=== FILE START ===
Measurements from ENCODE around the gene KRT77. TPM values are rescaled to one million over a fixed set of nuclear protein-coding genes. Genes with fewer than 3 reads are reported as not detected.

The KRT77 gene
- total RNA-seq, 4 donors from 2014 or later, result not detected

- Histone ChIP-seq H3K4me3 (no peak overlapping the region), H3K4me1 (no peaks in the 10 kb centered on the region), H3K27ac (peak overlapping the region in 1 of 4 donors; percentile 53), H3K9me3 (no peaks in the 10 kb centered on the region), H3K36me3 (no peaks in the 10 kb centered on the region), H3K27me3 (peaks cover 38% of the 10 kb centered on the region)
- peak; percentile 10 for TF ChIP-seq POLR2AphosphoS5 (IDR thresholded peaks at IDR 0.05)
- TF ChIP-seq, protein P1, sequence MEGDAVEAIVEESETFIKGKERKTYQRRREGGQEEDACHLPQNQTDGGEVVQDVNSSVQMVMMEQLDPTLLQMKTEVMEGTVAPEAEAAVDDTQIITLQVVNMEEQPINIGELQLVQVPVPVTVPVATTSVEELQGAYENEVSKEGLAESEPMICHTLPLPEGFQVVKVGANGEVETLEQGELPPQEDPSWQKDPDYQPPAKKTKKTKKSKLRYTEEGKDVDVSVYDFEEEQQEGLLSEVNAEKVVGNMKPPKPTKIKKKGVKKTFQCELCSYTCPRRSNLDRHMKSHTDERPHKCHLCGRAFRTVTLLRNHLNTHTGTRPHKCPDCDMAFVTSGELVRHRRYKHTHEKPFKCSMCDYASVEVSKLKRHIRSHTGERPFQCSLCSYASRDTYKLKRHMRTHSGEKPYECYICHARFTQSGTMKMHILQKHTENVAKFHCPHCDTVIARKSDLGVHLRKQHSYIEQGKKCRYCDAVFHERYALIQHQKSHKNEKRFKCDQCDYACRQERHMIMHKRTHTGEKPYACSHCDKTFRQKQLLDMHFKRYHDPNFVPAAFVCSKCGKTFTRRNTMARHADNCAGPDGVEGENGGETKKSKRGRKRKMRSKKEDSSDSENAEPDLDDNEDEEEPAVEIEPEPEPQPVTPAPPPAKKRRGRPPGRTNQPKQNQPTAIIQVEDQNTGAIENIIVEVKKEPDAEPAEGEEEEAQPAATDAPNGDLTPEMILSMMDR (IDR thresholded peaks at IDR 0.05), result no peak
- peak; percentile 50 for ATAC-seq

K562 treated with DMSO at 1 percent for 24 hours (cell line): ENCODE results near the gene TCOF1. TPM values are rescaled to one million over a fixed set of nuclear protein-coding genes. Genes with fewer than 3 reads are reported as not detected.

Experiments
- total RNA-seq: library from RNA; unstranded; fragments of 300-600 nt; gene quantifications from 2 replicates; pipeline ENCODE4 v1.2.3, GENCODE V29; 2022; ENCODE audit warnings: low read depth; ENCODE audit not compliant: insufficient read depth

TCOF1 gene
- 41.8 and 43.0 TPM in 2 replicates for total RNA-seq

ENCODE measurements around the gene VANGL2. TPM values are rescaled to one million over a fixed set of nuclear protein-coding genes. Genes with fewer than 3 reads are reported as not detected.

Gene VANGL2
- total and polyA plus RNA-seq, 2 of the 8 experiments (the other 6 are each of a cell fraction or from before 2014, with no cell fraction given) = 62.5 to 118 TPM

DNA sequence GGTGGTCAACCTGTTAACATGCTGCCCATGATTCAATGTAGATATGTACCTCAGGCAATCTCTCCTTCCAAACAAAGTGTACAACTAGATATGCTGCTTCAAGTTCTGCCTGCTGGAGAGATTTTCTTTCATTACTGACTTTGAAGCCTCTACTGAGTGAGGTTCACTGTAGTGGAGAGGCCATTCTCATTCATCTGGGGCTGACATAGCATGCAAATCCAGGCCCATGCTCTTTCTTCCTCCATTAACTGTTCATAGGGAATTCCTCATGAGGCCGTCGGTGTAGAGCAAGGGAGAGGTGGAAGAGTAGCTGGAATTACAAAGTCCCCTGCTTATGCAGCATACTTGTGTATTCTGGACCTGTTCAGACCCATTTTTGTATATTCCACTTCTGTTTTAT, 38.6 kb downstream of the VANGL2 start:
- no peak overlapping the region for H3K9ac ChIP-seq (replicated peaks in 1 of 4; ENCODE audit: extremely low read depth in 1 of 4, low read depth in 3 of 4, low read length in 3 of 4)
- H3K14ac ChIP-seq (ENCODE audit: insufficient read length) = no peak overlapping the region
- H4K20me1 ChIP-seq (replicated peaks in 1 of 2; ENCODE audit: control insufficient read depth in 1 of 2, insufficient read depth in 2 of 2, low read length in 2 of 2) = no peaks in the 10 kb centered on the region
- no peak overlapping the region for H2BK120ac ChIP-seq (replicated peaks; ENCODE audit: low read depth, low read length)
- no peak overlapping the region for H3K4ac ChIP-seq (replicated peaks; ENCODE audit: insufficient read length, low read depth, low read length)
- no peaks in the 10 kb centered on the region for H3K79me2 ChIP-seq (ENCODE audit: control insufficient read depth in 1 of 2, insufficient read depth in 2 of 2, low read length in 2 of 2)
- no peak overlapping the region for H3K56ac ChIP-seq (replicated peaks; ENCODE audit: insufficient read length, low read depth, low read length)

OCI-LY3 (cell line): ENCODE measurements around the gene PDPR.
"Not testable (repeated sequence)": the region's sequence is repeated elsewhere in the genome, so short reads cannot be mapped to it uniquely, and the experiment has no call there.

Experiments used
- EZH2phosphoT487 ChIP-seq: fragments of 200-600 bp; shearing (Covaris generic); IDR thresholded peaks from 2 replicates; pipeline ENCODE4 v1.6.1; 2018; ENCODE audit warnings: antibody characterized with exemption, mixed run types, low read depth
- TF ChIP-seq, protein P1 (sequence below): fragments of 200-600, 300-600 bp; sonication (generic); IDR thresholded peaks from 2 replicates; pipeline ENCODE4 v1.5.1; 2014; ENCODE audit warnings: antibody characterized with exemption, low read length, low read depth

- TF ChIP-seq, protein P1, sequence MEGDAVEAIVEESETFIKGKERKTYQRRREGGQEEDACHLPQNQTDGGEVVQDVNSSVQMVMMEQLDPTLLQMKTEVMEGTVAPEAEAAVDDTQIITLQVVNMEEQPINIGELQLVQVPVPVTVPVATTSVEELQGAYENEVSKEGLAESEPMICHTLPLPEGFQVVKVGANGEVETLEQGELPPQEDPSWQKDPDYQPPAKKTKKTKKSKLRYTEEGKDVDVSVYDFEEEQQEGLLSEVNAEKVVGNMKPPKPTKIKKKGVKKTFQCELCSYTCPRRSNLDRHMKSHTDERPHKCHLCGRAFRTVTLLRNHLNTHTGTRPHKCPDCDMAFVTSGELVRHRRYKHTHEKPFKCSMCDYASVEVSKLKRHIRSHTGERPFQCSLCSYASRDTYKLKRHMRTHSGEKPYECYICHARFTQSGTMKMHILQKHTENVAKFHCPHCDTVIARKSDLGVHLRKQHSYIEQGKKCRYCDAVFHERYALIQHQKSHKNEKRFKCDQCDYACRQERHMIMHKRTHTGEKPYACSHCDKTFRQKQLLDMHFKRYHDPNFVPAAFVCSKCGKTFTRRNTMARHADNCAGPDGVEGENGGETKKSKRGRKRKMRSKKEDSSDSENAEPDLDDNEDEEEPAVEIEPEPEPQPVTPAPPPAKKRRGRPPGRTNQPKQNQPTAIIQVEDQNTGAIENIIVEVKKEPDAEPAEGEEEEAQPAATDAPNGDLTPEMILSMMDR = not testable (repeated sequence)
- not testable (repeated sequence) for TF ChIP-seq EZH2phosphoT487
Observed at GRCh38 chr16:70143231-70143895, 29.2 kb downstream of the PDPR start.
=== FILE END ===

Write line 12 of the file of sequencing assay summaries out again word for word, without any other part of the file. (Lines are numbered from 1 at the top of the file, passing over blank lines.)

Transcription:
- 41.8 and 43.0 TPM in 2 replicates for total RNA-seq